I had written up the below almost a month back. It's a reflection on turbulence experienced in blogland. I felt like I wasn't really standing in the piece, like I was still hiding something from myself, so I put it on the back burner.
I had the opportunity to speak with Esther Kustanowitz at PICZ about blogging, it's ways and means, and its discontents. The lady's got wisdom, and the conversation has drawn me back here.
I'm leaving the post as written, even though I think it reveals a bit of my own issues.
I'm sensing that running underneath the whole current is a desire for truth and beauty, and I'm hoping that somehow along the way I'll have the grace to nurse it to flower.
A quick wander through the Jewish blog world, and I see all these blessed people concerned with issues - political, social, religious-polemic, environmental, moral, etc. Opinions and positions are taken and defended.
I suffer a bit of worry that perhaps I am failing to encounter the truth, perhaps I really should be concerned with issues. The truth is, issues usually make me tired, and I find opinions to be wearying.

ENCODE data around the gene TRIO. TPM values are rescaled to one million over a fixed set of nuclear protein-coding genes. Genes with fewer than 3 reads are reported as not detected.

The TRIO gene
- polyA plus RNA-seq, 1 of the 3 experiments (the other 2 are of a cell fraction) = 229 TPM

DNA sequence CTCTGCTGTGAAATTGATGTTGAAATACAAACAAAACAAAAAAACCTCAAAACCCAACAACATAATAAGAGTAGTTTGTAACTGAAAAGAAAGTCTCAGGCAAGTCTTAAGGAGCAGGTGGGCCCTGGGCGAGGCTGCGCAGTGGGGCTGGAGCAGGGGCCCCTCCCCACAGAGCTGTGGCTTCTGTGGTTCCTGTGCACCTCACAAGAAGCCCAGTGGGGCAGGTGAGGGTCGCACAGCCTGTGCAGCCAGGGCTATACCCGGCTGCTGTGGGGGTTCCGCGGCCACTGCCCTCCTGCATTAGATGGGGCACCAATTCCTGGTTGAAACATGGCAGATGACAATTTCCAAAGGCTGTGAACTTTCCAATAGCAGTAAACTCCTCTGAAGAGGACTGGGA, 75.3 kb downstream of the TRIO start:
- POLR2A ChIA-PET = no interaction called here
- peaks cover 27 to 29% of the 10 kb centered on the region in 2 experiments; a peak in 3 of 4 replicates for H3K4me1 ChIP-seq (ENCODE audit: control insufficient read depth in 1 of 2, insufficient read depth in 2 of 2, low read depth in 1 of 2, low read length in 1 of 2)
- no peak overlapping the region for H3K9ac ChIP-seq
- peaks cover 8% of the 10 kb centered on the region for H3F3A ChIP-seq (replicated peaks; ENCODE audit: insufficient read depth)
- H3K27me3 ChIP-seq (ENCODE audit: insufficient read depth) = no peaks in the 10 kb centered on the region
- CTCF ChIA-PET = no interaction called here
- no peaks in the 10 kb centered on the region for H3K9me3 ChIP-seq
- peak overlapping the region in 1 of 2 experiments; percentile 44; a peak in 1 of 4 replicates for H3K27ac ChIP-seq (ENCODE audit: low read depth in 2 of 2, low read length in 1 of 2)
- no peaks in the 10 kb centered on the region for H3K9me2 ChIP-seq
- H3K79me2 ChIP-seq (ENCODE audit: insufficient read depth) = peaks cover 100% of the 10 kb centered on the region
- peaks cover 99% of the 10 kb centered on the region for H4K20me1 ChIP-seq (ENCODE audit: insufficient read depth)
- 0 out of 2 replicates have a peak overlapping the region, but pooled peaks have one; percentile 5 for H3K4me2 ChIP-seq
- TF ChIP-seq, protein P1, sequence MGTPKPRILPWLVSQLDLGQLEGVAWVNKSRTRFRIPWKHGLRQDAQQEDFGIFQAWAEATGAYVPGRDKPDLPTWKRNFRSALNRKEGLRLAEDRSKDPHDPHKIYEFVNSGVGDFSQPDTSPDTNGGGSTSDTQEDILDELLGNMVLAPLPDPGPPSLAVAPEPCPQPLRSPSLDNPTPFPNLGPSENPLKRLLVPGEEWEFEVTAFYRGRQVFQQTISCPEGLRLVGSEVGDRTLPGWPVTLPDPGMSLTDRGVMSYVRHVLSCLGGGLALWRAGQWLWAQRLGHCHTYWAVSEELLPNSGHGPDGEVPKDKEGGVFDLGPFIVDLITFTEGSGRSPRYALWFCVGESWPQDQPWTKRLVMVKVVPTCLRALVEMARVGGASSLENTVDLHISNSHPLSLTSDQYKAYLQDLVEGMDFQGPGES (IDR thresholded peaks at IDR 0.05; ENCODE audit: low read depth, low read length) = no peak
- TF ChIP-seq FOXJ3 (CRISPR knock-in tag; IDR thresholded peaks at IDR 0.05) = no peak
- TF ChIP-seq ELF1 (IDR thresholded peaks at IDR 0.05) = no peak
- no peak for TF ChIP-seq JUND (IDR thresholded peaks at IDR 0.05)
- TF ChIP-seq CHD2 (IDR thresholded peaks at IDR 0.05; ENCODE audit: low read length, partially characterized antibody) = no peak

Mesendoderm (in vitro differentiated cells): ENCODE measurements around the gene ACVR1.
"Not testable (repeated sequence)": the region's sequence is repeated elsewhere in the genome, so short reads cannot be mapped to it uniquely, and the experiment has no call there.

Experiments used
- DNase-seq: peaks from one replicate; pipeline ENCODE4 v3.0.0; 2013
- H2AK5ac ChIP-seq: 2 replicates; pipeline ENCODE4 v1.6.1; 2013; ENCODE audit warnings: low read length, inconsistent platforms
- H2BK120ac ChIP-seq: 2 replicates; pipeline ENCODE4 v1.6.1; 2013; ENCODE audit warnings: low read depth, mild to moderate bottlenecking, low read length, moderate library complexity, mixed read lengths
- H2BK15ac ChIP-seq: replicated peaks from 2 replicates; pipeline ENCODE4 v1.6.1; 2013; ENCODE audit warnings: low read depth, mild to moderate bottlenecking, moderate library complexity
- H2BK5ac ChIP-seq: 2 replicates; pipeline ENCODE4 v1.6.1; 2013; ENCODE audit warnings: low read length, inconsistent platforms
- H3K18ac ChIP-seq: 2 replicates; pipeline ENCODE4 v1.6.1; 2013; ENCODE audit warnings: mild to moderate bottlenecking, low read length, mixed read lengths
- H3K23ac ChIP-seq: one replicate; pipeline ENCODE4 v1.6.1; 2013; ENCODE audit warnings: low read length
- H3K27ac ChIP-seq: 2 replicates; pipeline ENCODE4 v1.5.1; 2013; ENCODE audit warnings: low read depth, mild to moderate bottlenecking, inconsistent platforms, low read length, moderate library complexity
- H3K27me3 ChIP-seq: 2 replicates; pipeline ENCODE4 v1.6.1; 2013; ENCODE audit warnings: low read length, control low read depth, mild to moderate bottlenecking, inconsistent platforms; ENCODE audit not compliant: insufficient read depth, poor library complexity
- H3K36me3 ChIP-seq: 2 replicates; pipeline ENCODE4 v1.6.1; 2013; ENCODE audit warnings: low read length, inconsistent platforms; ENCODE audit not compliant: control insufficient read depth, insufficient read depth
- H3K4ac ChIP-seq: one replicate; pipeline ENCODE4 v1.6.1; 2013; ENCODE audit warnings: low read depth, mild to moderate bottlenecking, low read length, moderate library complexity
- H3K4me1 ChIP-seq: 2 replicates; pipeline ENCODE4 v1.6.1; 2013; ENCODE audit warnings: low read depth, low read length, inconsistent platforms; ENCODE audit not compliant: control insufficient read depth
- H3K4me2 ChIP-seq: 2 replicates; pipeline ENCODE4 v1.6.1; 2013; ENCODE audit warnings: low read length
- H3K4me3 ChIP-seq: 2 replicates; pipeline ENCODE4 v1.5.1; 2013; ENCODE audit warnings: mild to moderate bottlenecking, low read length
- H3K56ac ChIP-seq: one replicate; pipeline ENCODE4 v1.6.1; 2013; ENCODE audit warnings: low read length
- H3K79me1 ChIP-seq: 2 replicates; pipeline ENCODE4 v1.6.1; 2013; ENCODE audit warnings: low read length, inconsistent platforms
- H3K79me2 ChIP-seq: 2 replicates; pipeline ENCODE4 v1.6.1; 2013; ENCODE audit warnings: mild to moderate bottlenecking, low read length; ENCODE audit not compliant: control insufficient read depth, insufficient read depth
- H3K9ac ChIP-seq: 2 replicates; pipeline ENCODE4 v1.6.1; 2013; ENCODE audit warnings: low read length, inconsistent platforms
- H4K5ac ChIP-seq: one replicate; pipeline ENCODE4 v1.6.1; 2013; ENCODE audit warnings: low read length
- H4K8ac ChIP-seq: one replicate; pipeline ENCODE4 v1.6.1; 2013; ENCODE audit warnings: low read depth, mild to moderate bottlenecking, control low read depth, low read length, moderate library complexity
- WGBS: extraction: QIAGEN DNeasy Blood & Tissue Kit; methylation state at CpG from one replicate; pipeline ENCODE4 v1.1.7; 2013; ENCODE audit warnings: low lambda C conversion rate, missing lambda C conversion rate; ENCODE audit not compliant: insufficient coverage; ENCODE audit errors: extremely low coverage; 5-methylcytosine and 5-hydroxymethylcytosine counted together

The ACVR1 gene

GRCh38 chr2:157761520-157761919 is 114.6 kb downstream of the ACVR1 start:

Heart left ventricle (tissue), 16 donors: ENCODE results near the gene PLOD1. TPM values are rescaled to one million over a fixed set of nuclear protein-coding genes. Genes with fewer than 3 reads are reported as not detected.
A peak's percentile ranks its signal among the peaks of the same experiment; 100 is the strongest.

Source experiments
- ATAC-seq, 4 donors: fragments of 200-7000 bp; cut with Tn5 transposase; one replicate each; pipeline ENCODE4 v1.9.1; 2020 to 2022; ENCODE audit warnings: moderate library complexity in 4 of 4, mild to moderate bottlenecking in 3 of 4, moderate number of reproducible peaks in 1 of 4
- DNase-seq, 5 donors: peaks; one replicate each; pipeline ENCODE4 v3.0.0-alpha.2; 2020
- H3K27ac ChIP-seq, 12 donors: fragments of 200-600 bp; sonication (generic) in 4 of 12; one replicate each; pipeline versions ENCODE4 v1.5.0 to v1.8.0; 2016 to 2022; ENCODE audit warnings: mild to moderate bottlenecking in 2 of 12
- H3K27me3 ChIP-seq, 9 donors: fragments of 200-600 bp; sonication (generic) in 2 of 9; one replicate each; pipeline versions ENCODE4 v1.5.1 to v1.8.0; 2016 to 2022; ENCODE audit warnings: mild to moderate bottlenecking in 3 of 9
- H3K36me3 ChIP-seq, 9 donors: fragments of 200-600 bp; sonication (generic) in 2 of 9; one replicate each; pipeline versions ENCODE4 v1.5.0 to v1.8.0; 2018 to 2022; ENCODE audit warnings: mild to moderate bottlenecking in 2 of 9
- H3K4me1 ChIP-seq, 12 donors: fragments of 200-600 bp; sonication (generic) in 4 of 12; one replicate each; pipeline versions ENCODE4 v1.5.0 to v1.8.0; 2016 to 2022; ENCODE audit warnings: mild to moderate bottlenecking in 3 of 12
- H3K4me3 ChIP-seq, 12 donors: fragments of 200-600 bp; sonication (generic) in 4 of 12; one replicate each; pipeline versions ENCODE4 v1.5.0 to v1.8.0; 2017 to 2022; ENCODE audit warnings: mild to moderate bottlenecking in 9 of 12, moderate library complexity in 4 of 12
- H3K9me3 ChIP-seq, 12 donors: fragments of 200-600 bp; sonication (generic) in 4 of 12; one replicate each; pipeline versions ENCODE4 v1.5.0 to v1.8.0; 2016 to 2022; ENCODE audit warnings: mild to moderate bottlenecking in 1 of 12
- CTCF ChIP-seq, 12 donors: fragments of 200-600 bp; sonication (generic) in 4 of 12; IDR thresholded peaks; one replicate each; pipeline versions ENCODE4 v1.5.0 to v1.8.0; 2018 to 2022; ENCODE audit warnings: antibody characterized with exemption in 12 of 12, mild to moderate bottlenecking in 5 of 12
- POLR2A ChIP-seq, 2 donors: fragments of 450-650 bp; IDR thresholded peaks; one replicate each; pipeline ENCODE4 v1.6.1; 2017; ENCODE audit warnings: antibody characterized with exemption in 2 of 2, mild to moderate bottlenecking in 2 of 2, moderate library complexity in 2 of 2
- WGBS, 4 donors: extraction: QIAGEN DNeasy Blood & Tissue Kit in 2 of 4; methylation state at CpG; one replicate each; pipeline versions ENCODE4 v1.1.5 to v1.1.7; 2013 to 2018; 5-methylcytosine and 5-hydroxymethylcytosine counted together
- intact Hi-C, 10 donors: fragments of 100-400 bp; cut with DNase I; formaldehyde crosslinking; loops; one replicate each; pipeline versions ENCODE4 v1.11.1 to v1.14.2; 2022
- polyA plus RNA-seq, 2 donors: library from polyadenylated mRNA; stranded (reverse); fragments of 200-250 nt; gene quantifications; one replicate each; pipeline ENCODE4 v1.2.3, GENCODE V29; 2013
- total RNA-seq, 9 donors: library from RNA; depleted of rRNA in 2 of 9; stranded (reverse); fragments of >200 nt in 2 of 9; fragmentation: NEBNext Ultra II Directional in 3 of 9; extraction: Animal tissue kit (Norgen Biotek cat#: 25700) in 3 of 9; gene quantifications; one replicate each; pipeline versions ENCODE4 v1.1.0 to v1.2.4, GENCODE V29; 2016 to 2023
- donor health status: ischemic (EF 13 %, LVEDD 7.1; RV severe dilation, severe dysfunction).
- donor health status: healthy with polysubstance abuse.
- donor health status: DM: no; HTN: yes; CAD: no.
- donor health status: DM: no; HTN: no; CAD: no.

What is the spiritual dynamic at work here?
An old friend came to visit Israel this week. He and I stood next to each other in prayer for hundreds of hours over the course of years. I was lucky to be at his wedding, years back, blessed to spend time with he and his wife in their first years of marriage. Now they are out in the wilds, working in a place without peers, struggling to see enough light that they can shine a bit out to the world.
This friend is deeply connected to the land. He knows every flower, every fragrance and motion, feels the spirit of the land running through him.
We both see the way the Jewish environmentalists campaign and we are both intuitively repulsed. They have their issue, and everything becomes subservient to it. The opinion draws credence from its place in the whole, at the same time that the global perspective is forsaken for the deification of the issue. Details are washed out or corrupted, all in service of the ever-important opinion.
Let me be a servant of the unknown. Let me stand and be honest about what I feel, what I believe, what I have seen, but let me please not twist reality into my image. Please give me strength to not hold an opinion, to hold many opinions. Please give me the grace and good eyes to see the drive to goodness of every man who stands so strongly on his issue.